23. 4 out of 5

    C Solis-Sublette

    This is an important book because this argument is not entertained enough in today's society. As women, it is considered very poor form to question a career woman's decision to give up that career for child-raising. Yes, salary is forgone. But so is career furtherance, retirement savings; independence is exchanged for dependence, in so many ways. And returning to the workforce isn't always so easy. The fact that it is, more and more, middle and upper class college educated women who leave career This is an important book because this argument is not entertained enough in today's society. As women, it is considered very poor form to question a career woman's decision to give up that career for child-raising. Yes, salary is forgone. But so is career furtherance, retirement savings; independence is exchanged for dependence, in so many ways. And returning to the workforce isn't always so easy. The fact that it is, more and more, middle and upper class college educated women who leave careers for mothering is more troubling as these are the women most needed in male-dominated professions. The fact that SAHMism is a badge of masculinity for the men that support these women (and children) and a status symbol for some women who do not have to work speaks volumes about how our culture views womens' roles and mens'. Is it any surprise, then, that employer coverage of contraception continues to remain a sticky point for many conservatives when lack of contraception could very well lead to less women in the profession and the continuation of a society where men hold the pursestrings? For me, this book was most influential. It convinced me to secure my career and to take it seriously, to not just sign away on slipshoddy pension funds and weak pay packages. It reminded me of the value of my college education and gave me the courage to stay in the profession and trust my children to the care of my mom and quality day care providers so that I could continue to support them and myself, financially. Staying in the workforce, after reviewing my retirement statement, was the best decision I made for the whole of my family.

  24. 5 out of 5

    Stephanie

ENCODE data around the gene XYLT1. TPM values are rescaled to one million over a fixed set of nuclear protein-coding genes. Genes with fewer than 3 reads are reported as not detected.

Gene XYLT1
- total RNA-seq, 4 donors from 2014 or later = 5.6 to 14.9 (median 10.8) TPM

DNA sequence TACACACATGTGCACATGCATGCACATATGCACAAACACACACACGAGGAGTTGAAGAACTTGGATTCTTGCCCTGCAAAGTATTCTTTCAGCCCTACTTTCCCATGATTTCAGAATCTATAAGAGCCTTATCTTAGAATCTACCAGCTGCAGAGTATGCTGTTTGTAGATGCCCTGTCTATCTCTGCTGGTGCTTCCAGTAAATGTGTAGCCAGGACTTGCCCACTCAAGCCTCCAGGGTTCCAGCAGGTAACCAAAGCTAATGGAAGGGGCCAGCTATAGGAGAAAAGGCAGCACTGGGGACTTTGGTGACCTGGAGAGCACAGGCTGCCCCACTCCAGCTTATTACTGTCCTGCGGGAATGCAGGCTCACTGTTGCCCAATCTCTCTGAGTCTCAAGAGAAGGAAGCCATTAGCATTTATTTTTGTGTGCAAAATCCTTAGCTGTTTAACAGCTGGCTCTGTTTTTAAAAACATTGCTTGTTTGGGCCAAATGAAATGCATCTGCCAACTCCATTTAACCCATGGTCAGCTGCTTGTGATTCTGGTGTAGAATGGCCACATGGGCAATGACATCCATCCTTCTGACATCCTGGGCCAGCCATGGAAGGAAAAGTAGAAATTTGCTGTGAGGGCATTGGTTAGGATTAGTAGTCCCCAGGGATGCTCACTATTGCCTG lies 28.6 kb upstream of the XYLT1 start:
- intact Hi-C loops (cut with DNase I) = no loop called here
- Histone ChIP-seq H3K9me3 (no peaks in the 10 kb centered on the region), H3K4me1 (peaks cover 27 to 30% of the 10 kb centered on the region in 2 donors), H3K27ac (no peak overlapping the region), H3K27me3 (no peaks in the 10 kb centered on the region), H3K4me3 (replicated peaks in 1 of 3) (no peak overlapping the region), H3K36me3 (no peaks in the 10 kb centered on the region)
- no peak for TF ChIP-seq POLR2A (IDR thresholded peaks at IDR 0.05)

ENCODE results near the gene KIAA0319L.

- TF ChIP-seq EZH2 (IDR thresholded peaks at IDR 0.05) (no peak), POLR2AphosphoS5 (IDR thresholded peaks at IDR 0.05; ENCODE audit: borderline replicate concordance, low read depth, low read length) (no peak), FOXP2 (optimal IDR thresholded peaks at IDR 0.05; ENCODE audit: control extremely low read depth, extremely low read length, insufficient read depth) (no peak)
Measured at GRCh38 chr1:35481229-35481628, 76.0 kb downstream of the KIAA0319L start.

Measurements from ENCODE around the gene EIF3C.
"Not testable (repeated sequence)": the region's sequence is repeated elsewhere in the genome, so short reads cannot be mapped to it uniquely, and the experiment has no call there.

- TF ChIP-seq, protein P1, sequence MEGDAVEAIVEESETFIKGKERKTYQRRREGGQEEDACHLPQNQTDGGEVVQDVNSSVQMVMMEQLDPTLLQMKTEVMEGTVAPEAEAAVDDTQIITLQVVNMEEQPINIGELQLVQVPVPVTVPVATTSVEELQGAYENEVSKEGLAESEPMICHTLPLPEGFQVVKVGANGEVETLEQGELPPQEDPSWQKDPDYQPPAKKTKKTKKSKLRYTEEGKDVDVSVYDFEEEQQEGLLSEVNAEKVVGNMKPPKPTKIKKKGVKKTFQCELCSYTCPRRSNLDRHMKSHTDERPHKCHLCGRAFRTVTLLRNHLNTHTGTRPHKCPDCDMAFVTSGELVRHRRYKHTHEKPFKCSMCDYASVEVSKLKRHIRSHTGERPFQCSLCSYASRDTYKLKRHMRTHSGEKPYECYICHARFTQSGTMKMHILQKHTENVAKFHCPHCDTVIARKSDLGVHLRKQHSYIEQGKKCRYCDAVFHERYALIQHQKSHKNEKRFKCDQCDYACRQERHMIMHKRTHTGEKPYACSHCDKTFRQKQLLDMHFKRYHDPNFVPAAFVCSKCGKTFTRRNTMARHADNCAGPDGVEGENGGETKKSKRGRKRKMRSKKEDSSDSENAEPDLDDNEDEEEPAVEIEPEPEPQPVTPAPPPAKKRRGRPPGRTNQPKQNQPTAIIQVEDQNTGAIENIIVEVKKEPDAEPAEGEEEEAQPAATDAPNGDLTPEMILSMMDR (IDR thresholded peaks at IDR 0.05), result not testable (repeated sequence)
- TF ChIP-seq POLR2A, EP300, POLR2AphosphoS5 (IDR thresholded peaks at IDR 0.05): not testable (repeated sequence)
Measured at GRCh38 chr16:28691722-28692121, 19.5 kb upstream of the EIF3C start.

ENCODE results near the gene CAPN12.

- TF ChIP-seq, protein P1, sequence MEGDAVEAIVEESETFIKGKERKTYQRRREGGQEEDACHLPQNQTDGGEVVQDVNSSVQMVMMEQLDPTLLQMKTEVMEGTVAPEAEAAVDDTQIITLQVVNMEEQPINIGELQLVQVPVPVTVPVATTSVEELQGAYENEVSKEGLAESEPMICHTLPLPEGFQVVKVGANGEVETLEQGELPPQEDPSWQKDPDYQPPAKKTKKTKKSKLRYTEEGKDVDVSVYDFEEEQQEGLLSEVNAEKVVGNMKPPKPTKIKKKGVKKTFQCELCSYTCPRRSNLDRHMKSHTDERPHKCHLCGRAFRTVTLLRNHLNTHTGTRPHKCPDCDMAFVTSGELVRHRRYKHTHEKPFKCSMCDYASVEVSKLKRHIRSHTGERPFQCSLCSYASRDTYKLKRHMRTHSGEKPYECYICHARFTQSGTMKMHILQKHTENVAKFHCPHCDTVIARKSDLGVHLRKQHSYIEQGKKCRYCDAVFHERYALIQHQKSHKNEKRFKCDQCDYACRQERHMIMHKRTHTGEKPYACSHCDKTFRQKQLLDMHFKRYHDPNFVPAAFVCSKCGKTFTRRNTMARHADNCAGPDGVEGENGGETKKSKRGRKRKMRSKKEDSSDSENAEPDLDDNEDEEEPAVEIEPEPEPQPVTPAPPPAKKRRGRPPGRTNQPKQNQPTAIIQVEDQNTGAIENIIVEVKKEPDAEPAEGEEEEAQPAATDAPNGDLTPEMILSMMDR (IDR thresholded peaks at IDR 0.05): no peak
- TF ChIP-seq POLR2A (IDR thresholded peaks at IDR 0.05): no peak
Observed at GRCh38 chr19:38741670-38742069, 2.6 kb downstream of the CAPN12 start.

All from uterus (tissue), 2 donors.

Hirshman makes a good argument that feminists are failing the movement by dropping out of the career world to stay home with their children. She provides a lot of anecdotal and blogosphere evidence that the female elite -- women who worked hard and excelled at Ivy League schools, got graduate degrees, and worked their way up the corporate ladder -- have a responsibility to advance the status of women in the workplace by sticking it out after they become mothers, and that their education and ambi Hirshman makes a good argument that feminists are failing the movement by dropping out of the career world to stay home with their children. She provides a lot of anecdotal and blogosphere evidence that the female elite -- women who worked hard and excelled at Ivy League schools, got graduate degrees, and worked their way up the corporate ladder -- have a responsibility to advance the status of women in the workplace by sticking it out after they become mothers, and that their education and ambition is being wasted by baking cookies and going to playgroups. My complaints about this book are twofold: first, it does seem pretty narrowly restricted to upper- and middle-class white women. There are plenty of women who work because they have to, who can't afford a nanny, and who aren't considering the feminist implications of their juggling schedules. I would have liked a little more consideration of their circumstances. Secondly, I don't feel that Hirshman considers the feelings of most workers (men and women) that WORK SUCKS and everyone would gladly drop out or cut back if something provided them with an excuse to do so. But it's a good, short, quick read, with interesting ideas (a reproductive strike? don't major in art?) and the ability to make you feel empowered about taking only 6 weeks of maternity leave.